The spice trade was big in the 1600s. The seafaring colonial powers of the time competed to found colonies where the exotic spices thrived. The spices brought money, and the money brought fame and influence. The Portuguese colony of Goa in India was a place where spice merchants and intrepid explorers made names for themselves. Players take this role in Ruediger Dorn’s Goa.
Each player is the proprietor of an expedition and spice-trading company based in Goa, India. He begins the game with a bit of money and some resources – a chartered ship, the technology to harvest one unit of spice a season, a minor settlement in the islands that he has taxation rights over, and one band of intrepid explorers. Each player also has license to participate in a customs auction, where all sorts of goods, rights, services and privileges are placed on the market. Using their seed money, their meager resources and their wits, the players parlay their holdings into great wealth and assets. The greater the assets, the greater the prestige garnered. At the end of the game, which lasts two periods of four years each, the player with the most prestige wins the game and is declared the greatest personage of the period.
Ruediger Dorn’s best-known game prior to Goa was the exquisite game of trade and negotitation, The Traders of Genoa. Goa shares the multiple options and roads to victory of The Traders of Genoa, and is just as much a meaty strategy game as its predecessor. Dorn teams up with well-known strategy game publisher Hans im Gluck for Goa, which was released as a big box game in the same line as Euphrat & Tigris and Amun-Re. This results in an exquisite production. The main auction board is a four-fold affair with a linen finish and a beautiful layout. The multitude of tiles is thick and likewise linen-finished. (I love linen finished anything!) The eight player mats, two to a player, are less substantial but serviceable, having been printed on glossy thick cardboard. The game comes with 16 grey markers for the player mats, and a bag of colored wooden spice counters. Finally, the smallish cards are given the linen finish once more, to complete a wonderful package that lives up to Hans im Gluck’s lofty reputation as a producer of beautiful games.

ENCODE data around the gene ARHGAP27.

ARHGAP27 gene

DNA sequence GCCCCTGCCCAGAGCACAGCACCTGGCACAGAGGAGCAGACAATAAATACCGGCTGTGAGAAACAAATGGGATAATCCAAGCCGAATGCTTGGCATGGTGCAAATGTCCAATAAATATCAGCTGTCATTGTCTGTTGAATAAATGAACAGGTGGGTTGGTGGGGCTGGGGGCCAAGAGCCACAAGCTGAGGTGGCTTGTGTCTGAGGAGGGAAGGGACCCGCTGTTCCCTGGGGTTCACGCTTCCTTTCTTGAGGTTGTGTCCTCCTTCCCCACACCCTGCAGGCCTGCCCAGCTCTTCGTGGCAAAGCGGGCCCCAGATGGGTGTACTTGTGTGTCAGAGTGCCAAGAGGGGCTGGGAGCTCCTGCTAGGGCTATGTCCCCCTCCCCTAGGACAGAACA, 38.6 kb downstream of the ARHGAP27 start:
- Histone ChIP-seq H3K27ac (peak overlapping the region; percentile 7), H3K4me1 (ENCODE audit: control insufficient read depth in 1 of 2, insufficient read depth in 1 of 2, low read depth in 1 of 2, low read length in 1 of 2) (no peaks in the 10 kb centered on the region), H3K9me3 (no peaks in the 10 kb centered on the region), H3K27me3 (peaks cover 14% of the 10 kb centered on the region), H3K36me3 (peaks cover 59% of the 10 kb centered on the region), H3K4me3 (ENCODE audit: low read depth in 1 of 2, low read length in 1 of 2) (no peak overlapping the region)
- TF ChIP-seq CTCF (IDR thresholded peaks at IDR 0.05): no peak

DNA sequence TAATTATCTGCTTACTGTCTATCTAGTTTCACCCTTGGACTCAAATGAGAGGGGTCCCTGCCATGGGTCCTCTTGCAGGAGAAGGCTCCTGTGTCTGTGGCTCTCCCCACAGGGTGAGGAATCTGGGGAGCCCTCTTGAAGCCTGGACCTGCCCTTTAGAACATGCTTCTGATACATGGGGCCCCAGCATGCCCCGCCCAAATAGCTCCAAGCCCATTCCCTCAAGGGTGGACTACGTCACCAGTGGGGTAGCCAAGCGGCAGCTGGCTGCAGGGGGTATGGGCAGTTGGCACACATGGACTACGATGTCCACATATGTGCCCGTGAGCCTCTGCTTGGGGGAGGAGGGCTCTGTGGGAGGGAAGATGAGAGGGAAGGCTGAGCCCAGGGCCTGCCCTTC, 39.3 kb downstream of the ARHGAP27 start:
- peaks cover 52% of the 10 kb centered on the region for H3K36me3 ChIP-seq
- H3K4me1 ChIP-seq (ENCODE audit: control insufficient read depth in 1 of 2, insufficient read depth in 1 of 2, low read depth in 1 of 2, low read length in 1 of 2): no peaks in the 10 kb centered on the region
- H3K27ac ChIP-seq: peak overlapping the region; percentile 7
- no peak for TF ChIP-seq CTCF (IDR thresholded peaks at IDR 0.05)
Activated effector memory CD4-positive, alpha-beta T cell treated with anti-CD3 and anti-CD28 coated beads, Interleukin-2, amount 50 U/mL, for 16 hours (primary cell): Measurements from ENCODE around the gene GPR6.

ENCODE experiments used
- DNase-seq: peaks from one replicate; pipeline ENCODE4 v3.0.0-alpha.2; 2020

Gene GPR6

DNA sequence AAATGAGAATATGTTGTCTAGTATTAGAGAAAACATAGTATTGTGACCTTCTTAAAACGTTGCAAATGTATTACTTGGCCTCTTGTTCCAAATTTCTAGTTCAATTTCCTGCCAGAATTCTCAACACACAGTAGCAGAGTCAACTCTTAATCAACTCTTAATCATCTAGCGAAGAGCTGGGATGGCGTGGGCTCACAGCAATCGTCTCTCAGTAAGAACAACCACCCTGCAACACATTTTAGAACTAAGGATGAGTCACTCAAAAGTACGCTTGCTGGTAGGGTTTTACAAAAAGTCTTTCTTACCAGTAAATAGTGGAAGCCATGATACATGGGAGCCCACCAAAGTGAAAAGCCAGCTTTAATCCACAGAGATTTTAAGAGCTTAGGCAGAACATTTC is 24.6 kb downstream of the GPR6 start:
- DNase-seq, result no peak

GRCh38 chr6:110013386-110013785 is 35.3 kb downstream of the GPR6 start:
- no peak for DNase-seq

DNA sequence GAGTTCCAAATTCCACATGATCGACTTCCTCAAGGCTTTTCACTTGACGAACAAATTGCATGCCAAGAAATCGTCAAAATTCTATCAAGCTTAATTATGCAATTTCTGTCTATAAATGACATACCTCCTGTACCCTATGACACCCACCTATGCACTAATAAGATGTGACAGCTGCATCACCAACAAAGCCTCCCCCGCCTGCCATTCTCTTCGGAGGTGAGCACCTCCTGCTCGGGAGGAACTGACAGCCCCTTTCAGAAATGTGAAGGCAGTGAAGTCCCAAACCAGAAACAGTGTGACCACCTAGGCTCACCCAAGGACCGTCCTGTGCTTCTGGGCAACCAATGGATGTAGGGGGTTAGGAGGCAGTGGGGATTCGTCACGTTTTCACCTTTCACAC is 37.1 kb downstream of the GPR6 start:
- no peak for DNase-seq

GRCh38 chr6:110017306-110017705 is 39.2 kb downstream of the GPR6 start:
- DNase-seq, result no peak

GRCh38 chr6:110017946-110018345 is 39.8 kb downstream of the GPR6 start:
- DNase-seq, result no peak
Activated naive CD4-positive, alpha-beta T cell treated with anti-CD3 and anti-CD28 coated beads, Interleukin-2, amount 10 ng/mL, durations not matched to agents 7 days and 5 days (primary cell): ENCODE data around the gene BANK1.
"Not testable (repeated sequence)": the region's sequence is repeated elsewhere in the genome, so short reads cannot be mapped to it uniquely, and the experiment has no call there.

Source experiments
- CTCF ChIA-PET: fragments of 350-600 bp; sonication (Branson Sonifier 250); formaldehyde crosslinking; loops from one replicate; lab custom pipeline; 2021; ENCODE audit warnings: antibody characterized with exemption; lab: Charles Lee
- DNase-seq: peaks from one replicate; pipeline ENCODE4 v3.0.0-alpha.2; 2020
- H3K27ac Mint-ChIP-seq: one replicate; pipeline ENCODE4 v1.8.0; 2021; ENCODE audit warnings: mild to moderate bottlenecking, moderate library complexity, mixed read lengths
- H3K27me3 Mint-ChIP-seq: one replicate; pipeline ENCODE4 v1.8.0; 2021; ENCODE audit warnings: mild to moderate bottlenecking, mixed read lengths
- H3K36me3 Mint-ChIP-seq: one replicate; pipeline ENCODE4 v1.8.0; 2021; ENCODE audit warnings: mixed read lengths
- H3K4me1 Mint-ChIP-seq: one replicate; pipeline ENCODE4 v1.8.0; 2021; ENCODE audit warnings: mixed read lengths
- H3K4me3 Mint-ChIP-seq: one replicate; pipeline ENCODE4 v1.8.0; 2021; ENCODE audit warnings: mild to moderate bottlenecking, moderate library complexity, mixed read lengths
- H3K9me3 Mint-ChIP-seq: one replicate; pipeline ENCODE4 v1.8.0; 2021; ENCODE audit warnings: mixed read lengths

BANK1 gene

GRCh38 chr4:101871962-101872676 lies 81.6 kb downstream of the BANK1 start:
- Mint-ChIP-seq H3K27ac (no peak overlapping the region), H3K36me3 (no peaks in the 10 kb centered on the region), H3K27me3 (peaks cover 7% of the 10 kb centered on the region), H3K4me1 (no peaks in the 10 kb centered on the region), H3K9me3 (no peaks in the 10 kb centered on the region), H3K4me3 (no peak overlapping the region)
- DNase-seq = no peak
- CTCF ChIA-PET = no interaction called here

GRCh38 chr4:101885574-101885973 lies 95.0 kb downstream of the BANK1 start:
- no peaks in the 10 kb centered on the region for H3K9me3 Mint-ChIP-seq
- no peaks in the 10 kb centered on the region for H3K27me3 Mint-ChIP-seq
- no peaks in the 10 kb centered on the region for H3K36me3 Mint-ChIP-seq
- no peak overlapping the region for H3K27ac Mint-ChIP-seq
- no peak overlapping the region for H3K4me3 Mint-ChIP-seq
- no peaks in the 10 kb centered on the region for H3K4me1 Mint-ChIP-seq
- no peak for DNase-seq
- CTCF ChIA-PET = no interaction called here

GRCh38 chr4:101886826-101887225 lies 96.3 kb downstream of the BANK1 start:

The heart of Goa is its innovative auction. Large square tiles representing goods, services, rights and privileges are laid out in an 8 x 8 grid. Player then proceed to whisper in the ear of customs, identifying which items they would like to see auctioned off in that year. This doesn’t guarantee that the player choosing an item will win it, just that it is available at auction. This is accomplished by players placing auction markers on tiles. The lead player begins the game with The Flag, which signifies the right to choose a starting point for selecting tiles to be auctioned off. He puts The Flag up for auction. The next player must choose a tile adjacent to the flag. The next must choose a tile adjacent to the tile chosen by the previous player, and so on, ending with the Flag player choosing the final tile. Auctions then occur for each tile, each auction going once around the table, beginning with the player to the left of the auctioneer and ending with the auctioneer. Should an auctioneer win the bid for his own tile, the proceeds are accrue to the bank. Otherwise, the auctioneer is paid the winning bid. A player may win one, all or none of the tiles up for bid.